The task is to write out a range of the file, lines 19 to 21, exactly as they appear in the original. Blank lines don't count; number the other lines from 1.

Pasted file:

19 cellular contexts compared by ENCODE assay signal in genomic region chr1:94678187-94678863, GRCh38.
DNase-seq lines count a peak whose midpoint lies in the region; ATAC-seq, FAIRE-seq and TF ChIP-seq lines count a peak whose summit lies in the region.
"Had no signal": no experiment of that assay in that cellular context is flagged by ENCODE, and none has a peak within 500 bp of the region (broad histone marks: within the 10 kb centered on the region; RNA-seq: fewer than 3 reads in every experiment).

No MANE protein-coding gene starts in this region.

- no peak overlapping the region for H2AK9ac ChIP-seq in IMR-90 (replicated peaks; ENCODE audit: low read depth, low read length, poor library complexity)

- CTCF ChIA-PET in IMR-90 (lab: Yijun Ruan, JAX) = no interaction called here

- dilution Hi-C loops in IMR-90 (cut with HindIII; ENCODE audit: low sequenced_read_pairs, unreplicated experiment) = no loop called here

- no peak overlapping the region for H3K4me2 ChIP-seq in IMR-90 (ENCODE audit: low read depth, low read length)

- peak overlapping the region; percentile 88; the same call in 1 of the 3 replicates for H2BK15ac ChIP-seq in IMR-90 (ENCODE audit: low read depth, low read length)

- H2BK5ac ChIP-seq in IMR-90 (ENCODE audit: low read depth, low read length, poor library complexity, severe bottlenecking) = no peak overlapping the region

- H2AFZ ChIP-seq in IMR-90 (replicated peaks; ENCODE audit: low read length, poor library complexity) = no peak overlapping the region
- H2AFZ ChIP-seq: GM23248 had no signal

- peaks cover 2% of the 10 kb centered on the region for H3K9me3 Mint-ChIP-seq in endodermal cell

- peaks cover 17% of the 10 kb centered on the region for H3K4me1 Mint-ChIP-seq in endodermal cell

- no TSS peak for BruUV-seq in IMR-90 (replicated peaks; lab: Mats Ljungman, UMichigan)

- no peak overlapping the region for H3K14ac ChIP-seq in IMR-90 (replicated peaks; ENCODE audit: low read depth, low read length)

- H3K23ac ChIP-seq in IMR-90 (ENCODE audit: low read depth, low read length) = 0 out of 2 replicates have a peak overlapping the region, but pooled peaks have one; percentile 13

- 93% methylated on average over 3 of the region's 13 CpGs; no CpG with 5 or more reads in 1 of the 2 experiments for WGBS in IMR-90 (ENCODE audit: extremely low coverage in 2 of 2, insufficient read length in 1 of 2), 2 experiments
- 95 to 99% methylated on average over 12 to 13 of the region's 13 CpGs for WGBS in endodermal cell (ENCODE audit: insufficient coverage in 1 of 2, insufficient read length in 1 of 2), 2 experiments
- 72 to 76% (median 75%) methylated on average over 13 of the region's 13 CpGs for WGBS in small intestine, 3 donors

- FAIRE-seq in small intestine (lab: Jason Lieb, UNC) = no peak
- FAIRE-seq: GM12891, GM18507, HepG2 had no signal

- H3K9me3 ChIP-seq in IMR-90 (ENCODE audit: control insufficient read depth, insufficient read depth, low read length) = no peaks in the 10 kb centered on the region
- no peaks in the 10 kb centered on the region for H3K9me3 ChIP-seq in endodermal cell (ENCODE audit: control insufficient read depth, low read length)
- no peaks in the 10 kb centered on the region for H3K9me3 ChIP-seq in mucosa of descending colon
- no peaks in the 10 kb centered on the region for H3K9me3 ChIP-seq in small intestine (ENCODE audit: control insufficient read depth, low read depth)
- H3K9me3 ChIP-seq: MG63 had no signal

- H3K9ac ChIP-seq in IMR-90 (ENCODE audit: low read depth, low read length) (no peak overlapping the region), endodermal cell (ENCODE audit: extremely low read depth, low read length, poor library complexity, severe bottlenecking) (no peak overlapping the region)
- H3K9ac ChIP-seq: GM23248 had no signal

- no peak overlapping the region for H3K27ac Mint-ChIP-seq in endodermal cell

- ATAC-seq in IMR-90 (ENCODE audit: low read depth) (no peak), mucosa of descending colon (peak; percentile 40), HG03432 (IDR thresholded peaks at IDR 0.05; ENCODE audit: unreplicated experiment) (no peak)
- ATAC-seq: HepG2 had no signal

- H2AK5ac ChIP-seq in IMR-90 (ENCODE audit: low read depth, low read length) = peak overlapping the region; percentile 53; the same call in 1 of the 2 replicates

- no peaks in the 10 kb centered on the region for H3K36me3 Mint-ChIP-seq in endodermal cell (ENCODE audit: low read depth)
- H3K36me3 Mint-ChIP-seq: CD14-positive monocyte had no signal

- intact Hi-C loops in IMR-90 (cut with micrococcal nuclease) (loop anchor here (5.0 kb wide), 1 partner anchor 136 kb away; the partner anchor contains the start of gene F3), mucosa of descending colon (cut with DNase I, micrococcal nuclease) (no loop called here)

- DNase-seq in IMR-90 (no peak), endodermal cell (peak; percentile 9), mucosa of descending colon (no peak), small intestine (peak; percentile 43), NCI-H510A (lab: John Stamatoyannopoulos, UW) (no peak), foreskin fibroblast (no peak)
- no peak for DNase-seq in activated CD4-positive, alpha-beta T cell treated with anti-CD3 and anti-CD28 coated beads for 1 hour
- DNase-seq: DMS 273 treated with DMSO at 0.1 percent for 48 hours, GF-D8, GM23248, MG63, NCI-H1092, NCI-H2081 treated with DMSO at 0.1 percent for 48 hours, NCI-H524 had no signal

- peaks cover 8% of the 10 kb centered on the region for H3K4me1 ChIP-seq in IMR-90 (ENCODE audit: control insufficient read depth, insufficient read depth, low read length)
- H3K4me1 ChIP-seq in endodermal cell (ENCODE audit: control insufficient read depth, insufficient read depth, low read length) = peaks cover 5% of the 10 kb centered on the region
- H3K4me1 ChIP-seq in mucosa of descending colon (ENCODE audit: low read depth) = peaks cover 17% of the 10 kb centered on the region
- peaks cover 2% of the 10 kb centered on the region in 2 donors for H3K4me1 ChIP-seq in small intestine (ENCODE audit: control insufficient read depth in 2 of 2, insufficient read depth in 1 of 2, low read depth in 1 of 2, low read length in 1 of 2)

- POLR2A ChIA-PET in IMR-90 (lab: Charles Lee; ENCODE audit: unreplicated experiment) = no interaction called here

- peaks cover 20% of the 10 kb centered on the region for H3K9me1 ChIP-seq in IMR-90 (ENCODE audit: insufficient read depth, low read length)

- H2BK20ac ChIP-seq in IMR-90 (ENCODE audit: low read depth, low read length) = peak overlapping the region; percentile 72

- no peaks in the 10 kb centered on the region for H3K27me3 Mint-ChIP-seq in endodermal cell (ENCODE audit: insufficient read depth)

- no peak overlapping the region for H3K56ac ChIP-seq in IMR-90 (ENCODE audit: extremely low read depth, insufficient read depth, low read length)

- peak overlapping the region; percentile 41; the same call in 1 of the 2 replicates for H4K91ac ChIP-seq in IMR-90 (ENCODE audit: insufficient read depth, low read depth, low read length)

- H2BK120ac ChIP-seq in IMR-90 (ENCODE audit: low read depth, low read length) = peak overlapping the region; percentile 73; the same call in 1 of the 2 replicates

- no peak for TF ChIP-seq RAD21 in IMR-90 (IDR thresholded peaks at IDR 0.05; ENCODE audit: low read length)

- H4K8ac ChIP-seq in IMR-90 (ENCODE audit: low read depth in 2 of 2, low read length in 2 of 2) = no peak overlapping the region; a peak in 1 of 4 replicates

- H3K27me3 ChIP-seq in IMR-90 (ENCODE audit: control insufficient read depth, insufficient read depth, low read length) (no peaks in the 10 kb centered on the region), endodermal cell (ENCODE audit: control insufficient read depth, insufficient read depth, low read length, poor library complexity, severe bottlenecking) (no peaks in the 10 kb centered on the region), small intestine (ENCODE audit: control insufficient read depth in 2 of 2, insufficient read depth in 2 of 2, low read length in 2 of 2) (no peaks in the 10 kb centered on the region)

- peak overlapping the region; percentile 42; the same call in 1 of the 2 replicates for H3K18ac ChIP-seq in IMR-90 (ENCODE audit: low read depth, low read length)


- 95 to 99% methylated on average over 12 to 13 of the region's 13 CpGs for WGBS in endodermal cell (ENCODE audit: insufficient coverage in 1 of 2, insufficient read length in 1 of 2), 2 experiments
- 72 to 76% (median 75%) methylated on average over 13 of the region's 13 CpGs for WGBS in small intestine, 3 donors

- FAIRE-seq in small intestine (lab: Jason Lieb, UNC) = no peak